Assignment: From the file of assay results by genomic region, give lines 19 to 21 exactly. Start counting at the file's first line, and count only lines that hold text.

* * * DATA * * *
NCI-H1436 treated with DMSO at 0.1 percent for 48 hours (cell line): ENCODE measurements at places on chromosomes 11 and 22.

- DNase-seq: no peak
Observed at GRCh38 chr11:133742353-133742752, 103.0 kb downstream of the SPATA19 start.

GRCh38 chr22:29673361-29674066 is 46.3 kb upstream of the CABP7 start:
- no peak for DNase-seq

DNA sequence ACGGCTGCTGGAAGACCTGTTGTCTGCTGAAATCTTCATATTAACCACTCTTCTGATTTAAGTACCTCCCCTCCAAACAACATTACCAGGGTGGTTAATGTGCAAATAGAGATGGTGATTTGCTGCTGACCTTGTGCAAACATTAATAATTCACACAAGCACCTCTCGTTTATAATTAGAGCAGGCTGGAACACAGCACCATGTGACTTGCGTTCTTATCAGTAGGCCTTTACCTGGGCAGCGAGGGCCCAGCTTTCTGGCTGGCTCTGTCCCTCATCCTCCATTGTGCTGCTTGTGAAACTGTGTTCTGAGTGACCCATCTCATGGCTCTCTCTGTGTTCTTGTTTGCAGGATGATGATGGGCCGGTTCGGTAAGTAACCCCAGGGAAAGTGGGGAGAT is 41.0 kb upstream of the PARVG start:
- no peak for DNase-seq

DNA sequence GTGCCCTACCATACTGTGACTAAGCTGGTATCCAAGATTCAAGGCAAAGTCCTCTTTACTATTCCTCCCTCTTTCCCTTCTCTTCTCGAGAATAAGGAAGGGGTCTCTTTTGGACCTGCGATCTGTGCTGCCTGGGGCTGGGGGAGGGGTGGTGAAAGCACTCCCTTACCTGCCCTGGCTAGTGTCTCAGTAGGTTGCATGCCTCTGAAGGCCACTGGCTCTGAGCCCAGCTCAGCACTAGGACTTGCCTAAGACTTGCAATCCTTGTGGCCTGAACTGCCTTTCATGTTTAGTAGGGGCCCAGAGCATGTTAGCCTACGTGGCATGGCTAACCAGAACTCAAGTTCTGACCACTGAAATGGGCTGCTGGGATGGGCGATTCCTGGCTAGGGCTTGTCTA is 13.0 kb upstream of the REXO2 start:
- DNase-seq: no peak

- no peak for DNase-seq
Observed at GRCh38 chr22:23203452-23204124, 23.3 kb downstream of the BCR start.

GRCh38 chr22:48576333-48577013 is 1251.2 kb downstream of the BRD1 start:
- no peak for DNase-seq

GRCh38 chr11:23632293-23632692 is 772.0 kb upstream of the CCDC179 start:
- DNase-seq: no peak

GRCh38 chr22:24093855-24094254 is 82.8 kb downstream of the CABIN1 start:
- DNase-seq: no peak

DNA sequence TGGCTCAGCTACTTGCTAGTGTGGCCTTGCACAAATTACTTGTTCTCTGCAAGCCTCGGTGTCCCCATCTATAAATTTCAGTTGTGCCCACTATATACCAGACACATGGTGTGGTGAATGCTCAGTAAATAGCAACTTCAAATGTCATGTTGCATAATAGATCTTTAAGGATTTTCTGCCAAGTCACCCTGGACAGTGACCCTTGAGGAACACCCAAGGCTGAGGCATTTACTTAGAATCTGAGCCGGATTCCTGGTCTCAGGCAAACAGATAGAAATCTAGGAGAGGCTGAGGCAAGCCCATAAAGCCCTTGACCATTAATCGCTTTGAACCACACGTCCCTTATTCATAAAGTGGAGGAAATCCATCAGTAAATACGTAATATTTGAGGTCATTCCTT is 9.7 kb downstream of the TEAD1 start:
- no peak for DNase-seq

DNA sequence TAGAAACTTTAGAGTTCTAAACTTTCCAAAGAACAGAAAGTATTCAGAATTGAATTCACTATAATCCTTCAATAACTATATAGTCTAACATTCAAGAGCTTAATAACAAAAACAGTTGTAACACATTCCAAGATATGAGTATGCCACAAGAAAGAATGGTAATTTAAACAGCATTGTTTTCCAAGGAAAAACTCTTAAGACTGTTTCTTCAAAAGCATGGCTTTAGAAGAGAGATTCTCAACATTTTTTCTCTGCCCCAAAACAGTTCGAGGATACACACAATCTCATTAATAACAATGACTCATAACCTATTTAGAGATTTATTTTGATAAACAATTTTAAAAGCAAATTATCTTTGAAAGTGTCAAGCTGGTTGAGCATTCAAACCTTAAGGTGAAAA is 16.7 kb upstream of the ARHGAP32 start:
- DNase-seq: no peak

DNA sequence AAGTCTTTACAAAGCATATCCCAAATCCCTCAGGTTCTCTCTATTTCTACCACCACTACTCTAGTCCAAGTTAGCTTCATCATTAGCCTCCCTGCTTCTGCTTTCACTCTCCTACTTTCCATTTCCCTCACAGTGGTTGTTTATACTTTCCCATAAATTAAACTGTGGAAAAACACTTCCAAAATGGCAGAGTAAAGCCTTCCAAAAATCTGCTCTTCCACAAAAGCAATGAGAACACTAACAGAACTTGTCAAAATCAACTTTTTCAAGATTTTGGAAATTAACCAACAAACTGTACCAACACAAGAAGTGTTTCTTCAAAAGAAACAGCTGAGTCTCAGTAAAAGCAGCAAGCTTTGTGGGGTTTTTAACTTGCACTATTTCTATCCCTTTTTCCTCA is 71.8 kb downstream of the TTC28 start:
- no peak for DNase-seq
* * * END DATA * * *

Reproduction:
- no peak for DNase-seq

DNA sequence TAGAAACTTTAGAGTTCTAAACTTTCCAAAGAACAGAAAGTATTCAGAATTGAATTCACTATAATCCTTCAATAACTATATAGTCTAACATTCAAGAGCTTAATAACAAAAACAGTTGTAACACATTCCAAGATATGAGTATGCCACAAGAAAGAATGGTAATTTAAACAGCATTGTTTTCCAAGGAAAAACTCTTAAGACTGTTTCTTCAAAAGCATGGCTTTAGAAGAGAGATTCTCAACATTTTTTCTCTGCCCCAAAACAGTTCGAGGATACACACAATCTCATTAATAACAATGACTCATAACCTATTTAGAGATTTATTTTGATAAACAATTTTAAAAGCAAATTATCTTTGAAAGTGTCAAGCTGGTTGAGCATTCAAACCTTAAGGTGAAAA is 16.7 kb upstream of the ARHGAP32 start:
- DNase-seq: no peak